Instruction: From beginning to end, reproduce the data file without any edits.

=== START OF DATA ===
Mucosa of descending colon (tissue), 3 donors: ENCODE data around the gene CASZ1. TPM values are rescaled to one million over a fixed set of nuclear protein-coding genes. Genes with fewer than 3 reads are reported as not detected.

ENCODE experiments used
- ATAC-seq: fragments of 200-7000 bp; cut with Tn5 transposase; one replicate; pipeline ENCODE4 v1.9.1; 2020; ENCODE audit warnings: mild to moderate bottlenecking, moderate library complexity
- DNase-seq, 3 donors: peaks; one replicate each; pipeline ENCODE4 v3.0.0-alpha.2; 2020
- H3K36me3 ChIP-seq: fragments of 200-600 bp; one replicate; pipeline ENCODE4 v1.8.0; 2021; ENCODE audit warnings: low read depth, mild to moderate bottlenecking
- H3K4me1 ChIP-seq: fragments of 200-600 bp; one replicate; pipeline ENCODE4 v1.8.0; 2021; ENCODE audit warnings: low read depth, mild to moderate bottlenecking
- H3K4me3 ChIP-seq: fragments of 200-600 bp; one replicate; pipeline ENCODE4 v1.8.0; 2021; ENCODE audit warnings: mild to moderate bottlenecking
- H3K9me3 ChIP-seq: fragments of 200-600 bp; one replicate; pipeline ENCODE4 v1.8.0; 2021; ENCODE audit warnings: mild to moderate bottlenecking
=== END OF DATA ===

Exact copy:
Mucosa of descending colon (tissue), 3 donors: ENCODE data around the gene CASZ1. TPM values are rescaled to one million over a fixed set of nuclear protein-coding genes. Genes with fewer than 3 reads are reported as not detected.

ENCODE experiments used
- ATAC-seq: fragments of 200-7000 bp; cut with Tn5 transposase; one replicate; pipeline ENCODE4 v1.9.1; 2020; ENCODE audit warnings: mild to moderate bottlenecking, moderate library complexity
- DNase-seq, 3 donors: peaks; one replicate each; pipeline ENCODE4 v3.0.0-alpha.2; 2020
- H3K36me3 ChIP-seq: fragments of 200-600 bp; one replicate; pipeline ENCODE4 v1.8.0; 2021; ENCODE audit warnings: low read depth, mild to moderate bottlenecking
- H3K4me1 ChIP-seq: fragments of 200-600 bp; one replicate; pipeline ENCODE4 v1.8.0; 2021; ENCODE audit warnings: low read depth, mild to moderate bottlenecking
- H3K4me3 ChIP-seq: fragments of 200-600 bp; one replicate; pipeline ENCODE4 v1.8.0; 2021; ENCODE audit warnings: mild to moderate bottlenecking
- H3K9me3 ChIP-seq: fragments of 200-600 bp; one replicate; pipeline ENCODE4 v1.8.0; 2021; ENCODE audit warnings: mild to moderate bottlenecking